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About JEinchy

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  1. The MCs get attracted to the same player and leave the space for my midfielder to use. The CB charges out because somebody has to close that player down. It looks worse than it is because of the size of the space, but let's not pretend we haven't seen this exact scenario occur in real life, even at the top level. Nor is this necessarily a case of "bad ME", because for all I know they played with a BWM and a stopper with more urgent pressing and that influenced their behaviour.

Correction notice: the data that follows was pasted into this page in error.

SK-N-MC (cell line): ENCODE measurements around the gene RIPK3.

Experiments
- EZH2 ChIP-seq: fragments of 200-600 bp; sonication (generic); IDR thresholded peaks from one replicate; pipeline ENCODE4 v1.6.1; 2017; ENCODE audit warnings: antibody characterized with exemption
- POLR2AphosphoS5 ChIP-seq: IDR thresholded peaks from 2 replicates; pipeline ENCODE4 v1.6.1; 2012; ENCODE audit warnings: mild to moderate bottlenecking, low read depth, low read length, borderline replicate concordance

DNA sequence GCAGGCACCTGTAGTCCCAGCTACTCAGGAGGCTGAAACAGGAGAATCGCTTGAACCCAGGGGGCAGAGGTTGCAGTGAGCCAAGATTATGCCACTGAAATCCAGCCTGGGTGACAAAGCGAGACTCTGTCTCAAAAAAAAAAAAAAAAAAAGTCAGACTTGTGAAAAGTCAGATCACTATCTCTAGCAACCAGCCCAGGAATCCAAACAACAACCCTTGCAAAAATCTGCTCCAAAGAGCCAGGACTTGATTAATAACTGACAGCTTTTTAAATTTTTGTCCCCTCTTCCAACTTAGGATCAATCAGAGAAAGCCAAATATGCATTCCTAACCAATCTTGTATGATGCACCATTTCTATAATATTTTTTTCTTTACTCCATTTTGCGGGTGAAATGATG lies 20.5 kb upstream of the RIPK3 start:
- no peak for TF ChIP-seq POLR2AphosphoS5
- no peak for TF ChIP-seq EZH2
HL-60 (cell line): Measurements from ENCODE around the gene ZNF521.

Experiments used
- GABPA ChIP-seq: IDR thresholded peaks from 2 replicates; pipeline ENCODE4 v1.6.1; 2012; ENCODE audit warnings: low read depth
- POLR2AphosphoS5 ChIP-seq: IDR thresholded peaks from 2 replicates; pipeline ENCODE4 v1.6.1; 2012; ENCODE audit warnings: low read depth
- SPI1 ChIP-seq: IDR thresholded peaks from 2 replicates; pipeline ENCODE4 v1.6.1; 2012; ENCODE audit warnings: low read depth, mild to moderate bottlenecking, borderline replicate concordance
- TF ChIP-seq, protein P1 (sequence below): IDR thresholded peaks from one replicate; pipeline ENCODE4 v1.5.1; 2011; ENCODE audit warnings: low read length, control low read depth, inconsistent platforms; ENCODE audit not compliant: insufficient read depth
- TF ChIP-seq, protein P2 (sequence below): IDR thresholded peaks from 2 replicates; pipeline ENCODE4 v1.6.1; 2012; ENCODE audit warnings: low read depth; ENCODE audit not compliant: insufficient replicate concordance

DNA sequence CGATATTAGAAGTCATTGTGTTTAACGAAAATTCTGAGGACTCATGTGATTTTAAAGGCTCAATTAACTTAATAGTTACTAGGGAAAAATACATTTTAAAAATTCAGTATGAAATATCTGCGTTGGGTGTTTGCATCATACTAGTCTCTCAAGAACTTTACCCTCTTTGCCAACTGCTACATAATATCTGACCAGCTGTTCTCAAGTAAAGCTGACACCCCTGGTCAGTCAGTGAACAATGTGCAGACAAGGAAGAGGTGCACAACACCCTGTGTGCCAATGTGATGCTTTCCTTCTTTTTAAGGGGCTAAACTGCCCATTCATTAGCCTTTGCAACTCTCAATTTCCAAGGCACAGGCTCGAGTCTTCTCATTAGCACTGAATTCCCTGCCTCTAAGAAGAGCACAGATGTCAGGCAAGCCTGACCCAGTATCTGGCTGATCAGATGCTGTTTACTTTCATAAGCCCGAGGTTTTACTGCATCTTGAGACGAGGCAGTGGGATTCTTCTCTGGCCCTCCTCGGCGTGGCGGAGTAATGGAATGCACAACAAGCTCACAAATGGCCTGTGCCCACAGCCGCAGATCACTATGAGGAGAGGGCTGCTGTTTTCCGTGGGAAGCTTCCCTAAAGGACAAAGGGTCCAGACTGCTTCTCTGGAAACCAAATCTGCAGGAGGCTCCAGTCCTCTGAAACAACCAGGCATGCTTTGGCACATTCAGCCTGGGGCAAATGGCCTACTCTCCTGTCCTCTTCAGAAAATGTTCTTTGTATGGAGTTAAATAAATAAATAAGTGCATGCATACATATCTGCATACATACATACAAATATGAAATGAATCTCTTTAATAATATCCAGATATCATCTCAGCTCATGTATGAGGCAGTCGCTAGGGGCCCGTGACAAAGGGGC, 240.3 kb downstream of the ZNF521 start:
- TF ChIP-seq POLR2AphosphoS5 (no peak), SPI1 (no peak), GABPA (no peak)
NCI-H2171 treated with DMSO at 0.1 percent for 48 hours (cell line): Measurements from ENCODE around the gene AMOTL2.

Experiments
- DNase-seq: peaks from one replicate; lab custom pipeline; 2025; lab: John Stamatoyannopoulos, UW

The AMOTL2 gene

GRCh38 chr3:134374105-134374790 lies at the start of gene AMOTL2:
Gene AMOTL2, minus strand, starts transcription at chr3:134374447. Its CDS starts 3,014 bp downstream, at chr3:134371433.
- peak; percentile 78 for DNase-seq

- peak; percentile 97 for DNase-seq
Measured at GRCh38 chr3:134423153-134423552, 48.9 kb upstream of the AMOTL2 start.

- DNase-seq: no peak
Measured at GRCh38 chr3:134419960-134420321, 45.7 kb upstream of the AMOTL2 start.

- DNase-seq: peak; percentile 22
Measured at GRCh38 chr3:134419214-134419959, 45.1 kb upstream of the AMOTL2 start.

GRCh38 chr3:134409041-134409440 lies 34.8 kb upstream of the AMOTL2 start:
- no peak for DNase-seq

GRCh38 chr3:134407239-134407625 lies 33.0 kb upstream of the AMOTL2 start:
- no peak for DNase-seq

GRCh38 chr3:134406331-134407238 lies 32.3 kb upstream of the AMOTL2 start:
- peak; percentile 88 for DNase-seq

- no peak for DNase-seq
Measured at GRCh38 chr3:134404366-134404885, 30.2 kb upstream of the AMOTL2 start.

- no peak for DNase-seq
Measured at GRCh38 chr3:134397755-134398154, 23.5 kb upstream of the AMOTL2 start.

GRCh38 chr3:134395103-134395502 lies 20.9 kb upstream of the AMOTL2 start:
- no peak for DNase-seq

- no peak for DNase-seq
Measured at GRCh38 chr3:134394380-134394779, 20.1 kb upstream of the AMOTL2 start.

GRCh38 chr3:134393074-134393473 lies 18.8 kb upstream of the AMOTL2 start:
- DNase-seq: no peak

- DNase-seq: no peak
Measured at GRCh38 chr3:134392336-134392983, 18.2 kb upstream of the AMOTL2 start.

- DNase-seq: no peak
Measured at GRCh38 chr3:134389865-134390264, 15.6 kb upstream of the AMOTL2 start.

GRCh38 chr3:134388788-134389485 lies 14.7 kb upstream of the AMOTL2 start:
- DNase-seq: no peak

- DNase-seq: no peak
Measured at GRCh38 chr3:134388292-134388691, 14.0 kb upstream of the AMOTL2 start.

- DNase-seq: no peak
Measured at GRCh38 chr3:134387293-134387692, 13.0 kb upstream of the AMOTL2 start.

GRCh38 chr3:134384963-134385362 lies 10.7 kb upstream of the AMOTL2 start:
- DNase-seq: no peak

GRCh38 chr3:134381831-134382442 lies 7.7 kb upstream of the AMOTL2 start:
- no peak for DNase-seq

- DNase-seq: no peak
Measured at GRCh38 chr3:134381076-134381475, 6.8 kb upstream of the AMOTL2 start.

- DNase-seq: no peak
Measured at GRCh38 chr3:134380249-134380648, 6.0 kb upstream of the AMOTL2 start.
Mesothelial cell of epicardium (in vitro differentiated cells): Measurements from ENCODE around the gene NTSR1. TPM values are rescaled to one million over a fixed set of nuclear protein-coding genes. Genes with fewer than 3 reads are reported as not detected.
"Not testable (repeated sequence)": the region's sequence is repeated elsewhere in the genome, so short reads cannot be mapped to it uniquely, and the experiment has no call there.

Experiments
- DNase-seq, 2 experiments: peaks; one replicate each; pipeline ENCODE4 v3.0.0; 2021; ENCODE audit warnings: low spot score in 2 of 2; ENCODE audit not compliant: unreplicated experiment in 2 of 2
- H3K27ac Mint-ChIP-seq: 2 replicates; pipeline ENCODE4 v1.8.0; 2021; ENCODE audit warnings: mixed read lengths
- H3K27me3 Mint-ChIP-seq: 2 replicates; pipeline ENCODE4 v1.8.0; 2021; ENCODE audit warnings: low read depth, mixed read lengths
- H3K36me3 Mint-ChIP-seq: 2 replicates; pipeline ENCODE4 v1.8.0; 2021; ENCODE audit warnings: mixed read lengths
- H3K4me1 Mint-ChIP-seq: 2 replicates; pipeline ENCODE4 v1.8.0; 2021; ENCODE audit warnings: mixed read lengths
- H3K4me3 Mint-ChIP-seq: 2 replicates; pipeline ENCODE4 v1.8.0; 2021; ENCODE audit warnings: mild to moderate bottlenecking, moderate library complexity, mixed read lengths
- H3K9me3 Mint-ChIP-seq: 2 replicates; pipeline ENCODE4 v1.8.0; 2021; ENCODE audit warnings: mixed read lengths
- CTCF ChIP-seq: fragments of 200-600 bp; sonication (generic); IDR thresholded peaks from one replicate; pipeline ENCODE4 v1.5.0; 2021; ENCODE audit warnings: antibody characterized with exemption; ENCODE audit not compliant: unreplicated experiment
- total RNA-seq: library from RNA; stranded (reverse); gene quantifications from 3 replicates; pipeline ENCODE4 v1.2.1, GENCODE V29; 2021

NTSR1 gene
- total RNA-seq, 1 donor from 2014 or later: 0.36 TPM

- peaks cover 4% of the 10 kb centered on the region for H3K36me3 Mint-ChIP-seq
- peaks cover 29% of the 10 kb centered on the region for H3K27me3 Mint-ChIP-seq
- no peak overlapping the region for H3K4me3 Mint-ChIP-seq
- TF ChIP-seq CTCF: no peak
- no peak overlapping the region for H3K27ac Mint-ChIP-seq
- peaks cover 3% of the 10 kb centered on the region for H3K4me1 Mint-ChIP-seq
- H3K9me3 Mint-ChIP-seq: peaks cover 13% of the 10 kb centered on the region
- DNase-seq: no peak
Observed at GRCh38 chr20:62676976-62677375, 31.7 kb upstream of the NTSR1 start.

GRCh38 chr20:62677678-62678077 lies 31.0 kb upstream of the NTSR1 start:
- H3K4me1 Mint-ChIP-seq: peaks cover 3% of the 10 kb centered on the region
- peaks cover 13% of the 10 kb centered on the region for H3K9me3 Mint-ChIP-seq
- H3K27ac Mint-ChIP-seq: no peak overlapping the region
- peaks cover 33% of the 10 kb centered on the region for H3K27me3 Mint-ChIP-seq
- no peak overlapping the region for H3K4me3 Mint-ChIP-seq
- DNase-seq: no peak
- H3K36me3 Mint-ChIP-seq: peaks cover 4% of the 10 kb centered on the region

2. If they want more examples, I'll be happy to add some. For the sake of balance, I'll post something good from the ME: It's from a throw-in, but West Ham's midfield is bunched together on one side. My three midfielders (Torreira, Guendouzi and Ozil) work the ball between themselves, until Ozil (playing in central midfield as an AP(s)) moves into the yawning space in front of West Ham's backline. Balbuena, West Ham's left sided CB, moves out to close him down. When he does, Aubameyang, who I have playing as an AML inside forward (A), moves into the space (you can see him walk across the line before making the run). Then Ozil, with his 19 passing, 19 vision and tries killer balls often PPI plays the perfect pass and we score. I love this goal because there's a logic to everything. West Ham are tilted because of the set-piece situation. Ozil finds the space because he's a highly intelligent player. Balbuena steps out his defensive line because there's no midfield in front of him, so he has to. Aubameyang finds the space because he has great off the ball movement. Unfortunately, this is the only goal of this type that I've seen all season long. Instead, a lot my chances tend to come from moves like this one: This isn't a bad move at all. The AMR (Inside Forward (S)) offers himself as a passing option, as I want him to. The right back (Full Back (S)) makes a great run that goes unnoticed, and his movement throughout is good. Ozil plays a superb pass to find him, he plays a good cross and the header from Aubameyang is just wide. However, pay attention to the movement of my striker (DLF(S)) and my left sided attacker (Winger (A)) throughout the move. Neither make any effort to detach themselves from their marker. The striker doesn't show for the ball or make any move down the sides of the CBs. The winger doesn't behave like a winger would. I would expect him to be closer to the left side of the penalty box, either dragging the right back with him, or finding space because the right back doesn't go with him. Instead, he seems to move with the right back, as if he's marking him instead of the other way around. If you pause the move at 33 seconds, you can see where the big problem is. Ozil here can open his body out and move into the space to his left. Then, one of the two forwards on that side can move into the big space, while the other moves into the vacated space. It would have been a very basic move for top players to make, but neither forward moves. The striker moves into an offside position while the winger doesn't move. I could be wrong, but because the movement isn't there, Ozil has no choice but to play the ball to the right back instead. After all, the right back is the only one actually moving into space. Here, the roles of two of my forwards aren't behaving as I'd expect them to. They're behaving in a very similar way, despite having very different roles on the pitch. The conflicting behaviour is interesting. In the first example, the forwards make good runs when the space opens up in front of them. In the second example, the space isn't available in front of them, but they ignore the space behind them. This goes hand in hand with the very forward thinking nature of attacking play in FM. Something like a forward taking one or two steps backwards or sideways to open up space - the type of movement that is very important for unlocking deep defences in reality - seems quite rare.